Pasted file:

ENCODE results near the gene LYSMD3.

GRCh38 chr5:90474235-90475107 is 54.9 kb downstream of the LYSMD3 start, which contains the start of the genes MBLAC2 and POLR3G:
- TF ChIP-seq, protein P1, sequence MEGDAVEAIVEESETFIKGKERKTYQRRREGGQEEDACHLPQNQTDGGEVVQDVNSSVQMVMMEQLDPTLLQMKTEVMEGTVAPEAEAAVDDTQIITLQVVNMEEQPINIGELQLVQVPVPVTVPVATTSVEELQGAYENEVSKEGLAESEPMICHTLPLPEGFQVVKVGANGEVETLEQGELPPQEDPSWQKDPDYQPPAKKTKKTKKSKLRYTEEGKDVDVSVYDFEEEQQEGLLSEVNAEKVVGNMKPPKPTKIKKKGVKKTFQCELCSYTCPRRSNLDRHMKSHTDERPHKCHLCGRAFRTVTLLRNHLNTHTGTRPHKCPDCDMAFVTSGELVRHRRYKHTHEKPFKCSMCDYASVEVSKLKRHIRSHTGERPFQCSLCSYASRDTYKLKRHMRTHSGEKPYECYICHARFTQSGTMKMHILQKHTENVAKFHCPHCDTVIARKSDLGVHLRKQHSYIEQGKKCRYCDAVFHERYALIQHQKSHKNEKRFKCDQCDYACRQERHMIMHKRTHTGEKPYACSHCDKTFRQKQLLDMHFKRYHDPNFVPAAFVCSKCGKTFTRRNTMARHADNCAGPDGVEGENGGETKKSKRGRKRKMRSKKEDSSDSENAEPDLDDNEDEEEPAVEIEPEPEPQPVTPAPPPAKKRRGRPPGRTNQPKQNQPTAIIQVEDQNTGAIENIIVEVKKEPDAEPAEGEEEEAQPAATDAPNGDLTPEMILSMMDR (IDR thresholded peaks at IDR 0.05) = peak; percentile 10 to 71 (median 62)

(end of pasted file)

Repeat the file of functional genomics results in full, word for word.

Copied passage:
ENCODE results near the gene LYSMD3.

GRCh38 chr5:90474235-90475107 is 54.9 kb downstream of the LYSMD3 start, which contains the start of the genes MBLAC2 and POLR3G:
- TF ChIP-seq, protein P1, sequence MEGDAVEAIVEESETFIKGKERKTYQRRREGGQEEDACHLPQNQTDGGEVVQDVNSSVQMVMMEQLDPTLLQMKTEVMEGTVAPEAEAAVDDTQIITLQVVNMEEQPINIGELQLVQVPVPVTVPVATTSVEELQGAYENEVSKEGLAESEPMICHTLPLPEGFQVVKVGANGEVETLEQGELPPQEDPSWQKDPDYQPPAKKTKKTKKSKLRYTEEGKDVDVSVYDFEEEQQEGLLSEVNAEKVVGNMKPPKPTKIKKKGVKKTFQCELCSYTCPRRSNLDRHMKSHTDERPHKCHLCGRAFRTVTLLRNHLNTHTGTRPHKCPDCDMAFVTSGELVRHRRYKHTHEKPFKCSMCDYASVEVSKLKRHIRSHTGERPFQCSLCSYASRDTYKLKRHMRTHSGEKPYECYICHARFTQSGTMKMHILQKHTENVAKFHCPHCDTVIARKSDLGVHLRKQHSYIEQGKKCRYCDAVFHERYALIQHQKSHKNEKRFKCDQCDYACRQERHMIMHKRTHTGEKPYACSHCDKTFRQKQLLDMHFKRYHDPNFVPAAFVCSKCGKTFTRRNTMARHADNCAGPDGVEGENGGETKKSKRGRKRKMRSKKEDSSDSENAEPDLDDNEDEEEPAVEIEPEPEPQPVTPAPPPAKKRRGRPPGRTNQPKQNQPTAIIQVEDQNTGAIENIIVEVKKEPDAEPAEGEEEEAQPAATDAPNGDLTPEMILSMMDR (IDR thresholded peaks at IDR 0.05) = peak; percentile 10 to 71 (median 62)